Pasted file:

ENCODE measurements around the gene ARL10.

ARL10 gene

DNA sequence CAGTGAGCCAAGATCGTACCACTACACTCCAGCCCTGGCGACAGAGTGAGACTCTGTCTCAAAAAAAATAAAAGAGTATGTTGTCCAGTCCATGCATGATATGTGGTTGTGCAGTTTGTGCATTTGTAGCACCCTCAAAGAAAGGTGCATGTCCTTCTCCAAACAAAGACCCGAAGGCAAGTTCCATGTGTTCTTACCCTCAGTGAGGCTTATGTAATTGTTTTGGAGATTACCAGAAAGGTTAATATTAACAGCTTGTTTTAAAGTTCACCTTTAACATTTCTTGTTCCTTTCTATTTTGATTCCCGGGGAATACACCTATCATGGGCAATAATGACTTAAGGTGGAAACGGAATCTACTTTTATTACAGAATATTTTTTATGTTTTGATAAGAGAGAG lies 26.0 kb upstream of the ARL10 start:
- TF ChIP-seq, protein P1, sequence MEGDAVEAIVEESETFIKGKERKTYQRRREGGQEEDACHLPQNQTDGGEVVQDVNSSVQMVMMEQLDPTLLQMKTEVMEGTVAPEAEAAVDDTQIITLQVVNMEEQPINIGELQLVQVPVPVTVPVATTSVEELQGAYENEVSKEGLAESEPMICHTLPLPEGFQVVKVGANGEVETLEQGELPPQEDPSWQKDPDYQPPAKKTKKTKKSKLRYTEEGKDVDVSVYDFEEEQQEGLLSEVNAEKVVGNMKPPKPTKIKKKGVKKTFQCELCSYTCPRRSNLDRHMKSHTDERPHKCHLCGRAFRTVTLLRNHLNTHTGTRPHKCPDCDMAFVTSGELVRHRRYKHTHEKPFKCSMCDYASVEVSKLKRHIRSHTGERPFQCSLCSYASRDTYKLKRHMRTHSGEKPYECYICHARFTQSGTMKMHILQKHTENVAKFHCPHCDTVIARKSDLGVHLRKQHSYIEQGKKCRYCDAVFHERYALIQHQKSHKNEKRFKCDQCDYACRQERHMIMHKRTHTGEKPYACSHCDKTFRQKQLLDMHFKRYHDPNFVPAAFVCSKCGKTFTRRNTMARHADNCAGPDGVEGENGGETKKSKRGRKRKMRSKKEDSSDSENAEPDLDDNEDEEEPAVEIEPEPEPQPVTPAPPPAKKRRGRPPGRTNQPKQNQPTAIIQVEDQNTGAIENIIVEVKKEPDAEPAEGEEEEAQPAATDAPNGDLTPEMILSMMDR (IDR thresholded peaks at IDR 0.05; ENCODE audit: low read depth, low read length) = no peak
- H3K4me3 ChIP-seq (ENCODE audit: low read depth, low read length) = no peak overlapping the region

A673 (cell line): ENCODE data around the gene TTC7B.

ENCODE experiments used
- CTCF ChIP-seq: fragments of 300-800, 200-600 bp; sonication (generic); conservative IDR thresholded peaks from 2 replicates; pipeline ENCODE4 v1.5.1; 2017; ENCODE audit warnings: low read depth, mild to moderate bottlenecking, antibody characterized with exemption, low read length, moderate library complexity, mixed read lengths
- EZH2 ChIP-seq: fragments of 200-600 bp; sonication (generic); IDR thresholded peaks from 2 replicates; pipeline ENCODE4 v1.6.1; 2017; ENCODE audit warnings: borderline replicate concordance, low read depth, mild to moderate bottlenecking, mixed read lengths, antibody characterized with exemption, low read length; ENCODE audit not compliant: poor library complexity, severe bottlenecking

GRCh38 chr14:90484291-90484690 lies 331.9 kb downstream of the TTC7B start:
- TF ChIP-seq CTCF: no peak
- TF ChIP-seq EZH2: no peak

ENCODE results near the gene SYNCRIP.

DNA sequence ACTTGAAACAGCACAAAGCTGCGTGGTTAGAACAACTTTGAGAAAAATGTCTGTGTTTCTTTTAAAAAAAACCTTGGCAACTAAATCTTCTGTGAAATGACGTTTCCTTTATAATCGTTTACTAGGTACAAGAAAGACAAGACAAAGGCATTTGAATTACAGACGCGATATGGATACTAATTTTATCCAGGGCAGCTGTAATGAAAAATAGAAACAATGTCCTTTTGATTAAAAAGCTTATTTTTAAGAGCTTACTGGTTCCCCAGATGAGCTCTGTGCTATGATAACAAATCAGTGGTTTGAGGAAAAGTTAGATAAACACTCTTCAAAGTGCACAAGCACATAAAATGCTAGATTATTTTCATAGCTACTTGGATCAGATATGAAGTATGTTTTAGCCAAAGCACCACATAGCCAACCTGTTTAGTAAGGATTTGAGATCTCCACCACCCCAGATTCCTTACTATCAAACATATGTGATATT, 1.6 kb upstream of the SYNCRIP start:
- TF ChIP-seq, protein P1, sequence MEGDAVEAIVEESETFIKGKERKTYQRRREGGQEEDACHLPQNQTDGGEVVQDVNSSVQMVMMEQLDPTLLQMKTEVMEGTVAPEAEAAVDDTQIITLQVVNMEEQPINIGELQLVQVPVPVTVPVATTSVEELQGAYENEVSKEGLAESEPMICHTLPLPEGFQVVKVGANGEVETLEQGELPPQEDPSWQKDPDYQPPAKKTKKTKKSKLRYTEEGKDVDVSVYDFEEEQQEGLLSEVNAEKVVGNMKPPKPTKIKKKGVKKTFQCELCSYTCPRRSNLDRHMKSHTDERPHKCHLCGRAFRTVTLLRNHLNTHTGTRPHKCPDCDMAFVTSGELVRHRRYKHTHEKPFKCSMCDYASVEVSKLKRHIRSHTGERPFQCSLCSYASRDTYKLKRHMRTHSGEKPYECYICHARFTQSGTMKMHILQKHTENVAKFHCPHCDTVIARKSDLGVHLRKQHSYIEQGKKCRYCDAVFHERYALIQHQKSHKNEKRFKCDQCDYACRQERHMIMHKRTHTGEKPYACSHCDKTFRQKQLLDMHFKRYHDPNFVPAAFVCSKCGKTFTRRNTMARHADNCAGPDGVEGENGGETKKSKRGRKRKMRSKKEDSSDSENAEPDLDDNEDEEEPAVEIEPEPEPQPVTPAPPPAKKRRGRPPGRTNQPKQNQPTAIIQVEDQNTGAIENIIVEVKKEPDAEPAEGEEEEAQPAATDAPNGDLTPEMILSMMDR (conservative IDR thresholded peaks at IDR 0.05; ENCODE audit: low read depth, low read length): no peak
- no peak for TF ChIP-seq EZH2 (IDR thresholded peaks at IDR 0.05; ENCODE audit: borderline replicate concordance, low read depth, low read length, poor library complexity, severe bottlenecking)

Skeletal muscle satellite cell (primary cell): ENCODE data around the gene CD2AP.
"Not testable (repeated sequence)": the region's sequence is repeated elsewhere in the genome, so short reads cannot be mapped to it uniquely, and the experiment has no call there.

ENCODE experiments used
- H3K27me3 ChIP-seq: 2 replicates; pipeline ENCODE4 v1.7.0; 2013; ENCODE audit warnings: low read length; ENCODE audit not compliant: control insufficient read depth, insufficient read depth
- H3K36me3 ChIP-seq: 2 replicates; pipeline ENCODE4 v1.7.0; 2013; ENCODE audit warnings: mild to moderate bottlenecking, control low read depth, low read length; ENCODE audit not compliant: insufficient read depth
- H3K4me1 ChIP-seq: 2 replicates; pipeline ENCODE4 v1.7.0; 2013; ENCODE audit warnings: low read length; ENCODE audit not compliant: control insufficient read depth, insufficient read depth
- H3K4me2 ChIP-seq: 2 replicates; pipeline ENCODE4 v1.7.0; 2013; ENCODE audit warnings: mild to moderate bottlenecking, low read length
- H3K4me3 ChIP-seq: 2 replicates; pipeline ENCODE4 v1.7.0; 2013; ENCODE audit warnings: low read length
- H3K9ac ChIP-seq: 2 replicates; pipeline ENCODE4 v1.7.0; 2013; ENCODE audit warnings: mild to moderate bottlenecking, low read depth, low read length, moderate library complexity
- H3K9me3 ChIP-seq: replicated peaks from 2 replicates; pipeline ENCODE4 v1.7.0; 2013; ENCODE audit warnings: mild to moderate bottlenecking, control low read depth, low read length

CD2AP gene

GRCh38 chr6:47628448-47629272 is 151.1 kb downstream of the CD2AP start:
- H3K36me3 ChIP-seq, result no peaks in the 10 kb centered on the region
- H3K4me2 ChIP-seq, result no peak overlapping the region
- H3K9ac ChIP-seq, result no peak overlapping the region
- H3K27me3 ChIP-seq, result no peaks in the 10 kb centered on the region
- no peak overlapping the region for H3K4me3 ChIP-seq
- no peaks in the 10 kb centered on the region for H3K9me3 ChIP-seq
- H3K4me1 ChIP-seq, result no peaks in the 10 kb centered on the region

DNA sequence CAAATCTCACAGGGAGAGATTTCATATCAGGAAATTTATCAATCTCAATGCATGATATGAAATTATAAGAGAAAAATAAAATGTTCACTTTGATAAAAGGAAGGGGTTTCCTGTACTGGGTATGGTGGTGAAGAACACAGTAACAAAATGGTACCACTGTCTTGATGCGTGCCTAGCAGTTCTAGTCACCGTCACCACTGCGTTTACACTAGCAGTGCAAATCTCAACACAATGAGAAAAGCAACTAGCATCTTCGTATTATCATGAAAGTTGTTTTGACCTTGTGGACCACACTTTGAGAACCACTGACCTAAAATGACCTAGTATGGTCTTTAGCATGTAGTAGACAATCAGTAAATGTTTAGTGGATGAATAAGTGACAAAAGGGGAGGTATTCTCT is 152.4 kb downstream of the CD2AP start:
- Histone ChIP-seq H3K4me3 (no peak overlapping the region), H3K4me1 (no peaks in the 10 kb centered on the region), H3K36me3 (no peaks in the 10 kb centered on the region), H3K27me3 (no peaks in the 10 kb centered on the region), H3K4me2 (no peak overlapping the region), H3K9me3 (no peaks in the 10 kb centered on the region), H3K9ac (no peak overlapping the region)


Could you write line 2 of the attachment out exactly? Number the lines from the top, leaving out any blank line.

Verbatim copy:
ARL10 gene